In hindsight, it is very clear- I studied what traumatized me--my mom's passing, and an innocent life being taken away due to gang violence. This experience as child and being shocked by how things could change so drastically from a surgery that seemed so common. It was a birthday never celebrated, it left our family empty, questioning, and separated from a woman we loved passionately. A party that was once filled with innocence, family, and friends left with death, murder, and fear. Most people would take these moments and want to have nothing to do with them. Instead of pushing me further away from the field of medicine and studying gang violence, this instilled in my identity, and I ran fast towards it.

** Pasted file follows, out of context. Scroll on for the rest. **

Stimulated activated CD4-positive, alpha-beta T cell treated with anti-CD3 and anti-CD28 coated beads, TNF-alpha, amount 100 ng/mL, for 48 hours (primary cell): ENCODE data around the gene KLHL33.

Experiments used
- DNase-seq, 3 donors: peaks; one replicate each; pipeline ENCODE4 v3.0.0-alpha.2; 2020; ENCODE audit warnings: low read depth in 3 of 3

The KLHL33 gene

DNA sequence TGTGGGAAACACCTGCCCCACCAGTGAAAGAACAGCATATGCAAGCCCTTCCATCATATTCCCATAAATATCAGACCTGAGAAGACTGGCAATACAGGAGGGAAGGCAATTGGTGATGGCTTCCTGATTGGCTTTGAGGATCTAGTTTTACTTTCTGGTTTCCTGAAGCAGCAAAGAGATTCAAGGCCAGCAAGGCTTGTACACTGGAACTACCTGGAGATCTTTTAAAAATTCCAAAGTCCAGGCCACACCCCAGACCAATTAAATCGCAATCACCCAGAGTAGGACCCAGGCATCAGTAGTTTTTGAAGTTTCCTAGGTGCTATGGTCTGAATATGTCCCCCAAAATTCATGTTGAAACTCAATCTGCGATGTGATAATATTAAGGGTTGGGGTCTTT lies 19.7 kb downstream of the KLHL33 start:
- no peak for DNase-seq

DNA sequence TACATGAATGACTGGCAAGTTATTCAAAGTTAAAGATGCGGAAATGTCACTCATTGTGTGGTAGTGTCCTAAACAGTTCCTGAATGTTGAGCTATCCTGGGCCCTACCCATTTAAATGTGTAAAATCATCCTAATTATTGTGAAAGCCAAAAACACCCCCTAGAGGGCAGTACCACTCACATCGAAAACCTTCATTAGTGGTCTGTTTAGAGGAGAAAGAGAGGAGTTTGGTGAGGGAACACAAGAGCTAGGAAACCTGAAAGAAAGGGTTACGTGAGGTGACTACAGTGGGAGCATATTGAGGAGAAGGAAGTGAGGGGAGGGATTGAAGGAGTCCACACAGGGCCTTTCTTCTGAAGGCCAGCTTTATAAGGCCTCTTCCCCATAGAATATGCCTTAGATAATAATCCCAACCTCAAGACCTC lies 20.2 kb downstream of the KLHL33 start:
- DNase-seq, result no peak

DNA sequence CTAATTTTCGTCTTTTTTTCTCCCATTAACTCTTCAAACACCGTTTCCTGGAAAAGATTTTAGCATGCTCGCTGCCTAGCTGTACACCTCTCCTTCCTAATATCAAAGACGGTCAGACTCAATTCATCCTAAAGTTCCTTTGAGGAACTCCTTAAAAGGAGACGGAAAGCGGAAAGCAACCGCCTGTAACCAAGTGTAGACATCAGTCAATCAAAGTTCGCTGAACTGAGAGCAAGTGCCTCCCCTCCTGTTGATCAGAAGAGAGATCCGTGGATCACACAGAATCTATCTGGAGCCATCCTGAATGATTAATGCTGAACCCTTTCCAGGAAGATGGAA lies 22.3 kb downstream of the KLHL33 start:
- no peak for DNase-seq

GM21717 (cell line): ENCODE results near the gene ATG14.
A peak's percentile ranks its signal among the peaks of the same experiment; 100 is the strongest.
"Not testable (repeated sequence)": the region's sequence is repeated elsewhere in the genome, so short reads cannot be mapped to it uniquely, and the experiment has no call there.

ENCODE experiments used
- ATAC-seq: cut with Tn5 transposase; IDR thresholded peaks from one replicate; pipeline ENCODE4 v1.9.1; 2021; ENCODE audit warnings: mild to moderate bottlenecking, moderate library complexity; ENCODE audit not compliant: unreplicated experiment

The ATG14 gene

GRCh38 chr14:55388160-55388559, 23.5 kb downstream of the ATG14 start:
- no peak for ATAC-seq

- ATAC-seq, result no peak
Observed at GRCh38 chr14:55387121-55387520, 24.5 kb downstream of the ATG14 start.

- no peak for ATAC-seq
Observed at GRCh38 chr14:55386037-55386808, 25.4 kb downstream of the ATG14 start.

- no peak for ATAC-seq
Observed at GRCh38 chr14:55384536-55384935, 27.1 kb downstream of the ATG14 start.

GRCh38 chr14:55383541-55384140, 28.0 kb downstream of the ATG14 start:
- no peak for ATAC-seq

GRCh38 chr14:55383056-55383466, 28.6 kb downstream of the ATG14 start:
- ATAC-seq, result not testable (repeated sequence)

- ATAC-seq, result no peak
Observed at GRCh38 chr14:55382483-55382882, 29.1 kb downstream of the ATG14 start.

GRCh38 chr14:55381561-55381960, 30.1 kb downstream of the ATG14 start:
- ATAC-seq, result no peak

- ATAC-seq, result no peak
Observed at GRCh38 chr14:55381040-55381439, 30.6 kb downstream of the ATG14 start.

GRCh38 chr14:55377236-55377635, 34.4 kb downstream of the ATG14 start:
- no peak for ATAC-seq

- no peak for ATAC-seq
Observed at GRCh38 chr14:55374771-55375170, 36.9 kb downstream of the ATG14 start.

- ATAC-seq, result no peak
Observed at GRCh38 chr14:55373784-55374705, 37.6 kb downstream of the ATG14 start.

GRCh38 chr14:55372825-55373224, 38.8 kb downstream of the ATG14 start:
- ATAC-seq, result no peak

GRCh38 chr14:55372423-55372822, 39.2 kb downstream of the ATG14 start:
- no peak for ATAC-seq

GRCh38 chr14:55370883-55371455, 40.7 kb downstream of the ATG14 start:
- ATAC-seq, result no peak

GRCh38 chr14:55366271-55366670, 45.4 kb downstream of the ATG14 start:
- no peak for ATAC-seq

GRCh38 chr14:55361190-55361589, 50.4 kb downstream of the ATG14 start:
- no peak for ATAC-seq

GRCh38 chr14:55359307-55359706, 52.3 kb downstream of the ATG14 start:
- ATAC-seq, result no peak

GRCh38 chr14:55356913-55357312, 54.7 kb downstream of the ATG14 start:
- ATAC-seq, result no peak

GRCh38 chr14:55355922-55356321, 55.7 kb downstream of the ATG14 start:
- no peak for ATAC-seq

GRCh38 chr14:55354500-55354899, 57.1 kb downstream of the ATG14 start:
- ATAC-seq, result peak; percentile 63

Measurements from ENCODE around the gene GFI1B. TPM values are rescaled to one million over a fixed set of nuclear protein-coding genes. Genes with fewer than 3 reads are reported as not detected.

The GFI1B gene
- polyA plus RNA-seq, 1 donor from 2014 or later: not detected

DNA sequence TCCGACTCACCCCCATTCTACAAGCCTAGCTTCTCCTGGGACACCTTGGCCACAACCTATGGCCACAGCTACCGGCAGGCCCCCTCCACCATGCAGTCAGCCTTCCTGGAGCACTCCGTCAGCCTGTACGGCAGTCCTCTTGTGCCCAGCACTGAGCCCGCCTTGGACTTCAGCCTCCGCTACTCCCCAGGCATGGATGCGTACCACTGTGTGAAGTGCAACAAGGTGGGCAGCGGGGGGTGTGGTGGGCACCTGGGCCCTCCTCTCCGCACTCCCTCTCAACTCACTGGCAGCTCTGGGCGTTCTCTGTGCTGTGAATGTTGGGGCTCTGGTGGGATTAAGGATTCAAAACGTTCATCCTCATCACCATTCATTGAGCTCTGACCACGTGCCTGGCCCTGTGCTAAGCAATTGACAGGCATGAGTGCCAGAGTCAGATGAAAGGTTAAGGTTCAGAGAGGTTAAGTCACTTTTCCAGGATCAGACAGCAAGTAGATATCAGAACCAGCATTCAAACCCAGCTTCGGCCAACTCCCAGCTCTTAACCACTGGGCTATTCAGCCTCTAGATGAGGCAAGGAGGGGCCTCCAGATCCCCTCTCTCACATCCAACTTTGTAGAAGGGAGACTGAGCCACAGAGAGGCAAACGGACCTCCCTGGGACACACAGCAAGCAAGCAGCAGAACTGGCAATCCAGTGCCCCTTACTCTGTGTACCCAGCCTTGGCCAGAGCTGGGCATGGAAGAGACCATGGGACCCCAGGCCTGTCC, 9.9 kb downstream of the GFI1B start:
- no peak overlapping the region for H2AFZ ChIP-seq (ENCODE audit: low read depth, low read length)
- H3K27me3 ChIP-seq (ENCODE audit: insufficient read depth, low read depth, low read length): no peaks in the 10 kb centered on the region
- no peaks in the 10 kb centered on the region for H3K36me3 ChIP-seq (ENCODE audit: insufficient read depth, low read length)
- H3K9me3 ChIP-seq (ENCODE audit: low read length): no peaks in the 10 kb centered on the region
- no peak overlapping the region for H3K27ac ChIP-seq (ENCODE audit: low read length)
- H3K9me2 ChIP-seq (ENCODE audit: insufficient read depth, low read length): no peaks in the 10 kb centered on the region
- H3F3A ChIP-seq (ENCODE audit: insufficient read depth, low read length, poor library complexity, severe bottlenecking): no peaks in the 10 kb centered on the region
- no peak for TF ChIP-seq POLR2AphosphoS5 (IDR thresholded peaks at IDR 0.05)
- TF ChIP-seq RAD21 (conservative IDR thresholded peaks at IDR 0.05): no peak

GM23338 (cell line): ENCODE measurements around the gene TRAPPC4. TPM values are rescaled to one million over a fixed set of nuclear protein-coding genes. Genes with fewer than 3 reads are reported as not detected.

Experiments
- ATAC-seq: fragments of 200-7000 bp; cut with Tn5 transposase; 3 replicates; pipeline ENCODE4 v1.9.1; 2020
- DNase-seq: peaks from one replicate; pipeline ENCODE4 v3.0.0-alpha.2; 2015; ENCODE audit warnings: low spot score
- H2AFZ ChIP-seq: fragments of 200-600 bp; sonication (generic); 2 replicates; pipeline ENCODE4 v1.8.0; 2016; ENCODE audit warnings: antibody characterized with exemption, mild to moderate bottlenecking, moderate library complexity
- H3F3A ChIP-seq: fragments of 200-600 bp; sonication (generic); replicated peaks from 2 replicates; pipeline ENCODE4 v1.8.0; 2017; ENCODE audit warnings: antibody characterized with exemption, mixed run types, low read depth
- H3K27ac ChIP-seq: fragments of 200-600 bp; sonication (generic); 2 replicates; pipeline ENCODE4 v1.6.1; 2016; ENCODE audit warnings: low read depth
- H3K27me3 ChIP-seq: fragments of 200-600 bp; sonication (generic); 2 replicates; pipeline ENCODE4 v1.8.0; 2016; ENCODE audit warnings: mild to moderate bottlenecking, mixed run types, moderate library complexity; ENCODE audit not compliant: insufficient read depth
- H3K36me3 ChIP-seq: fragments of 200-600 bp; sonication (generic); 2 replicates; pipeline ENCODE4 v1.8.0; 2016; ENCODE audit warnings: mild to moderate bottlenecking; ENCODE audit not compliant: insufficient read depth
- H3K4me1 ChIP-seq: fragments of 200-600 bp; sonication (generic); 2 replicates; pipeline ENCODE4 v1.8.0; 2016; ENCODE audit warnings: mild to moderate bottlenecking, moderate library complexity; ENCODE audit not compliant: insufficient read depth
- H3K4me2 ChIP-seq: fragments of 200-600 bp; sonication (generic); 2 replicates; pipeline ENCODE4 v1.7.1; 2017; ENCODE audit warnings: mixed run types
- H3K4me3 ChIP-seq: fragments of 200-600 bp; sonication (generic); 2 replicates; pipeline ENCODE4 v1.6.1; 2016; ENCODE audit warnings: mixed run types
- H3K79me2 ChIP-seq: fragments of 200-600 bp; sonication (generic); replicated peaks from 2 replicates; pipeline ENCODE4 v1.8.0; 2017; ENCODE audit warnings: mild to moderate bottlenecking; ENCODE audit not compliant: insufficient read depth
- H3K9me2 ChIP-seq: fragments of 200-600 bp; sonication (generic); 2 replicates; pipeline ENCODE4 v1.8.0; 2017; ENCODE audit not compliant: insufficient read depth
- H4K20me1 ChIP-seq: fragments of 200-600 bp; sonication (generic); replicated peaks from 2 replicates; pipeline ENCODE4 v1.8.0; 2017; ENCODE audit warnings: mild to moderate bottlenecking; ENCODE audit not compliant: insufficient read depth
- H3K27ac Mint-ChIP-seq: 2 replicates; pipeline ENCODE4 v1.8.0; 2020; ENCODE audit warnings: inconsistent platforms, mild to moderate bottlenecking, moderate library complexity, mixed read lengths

I struggled to find a path that would bridge my curiosity for social problems and a possible career in medicine. While advancing through my undergraduate studies, I unexpectedly found this bridge by performing in the Vagina Monologues (VM). VM is a production composed of women's monologues, ranging from stories of sexual harassment to reclaiming identities, which seeks to end violence against women through the art of storytelling and performance. After being selected as a cast member, I questioned my ability to lead as an ambassador for VM, when fear took hold of my tongue and prevented me from even uttering the word, “vagina”. My transformation occurred behind the scenes during a series of workshops led by our cast directors and healthcare practitioners. Throughout these sessions, I had an enlightenment: what is needed to end gender-based stigmas is to take our power back. The first and vital step in empowerment was, and is, through knowledge of the female body. Health education was a concrete way to not only solve social problems, but it empowered and unified us with VM’s mission. This was the first time I saw medicine not only de-stigmatize women’s bodies but also helped solve complex social issues. Unconventional methods for body consciousness rang true. Although these women were health care practitioners, they lead a different perspective of medicine. I never realized sociology and medicine completed each other in this field of women's health. Unexpectedly, it was the first time I could envision myself as a physician. The support the workshops gave to the VM production along with the impact their collaborative work had on me and fellow cast members, revealed that social justice and healthcare are not mutually exclusive.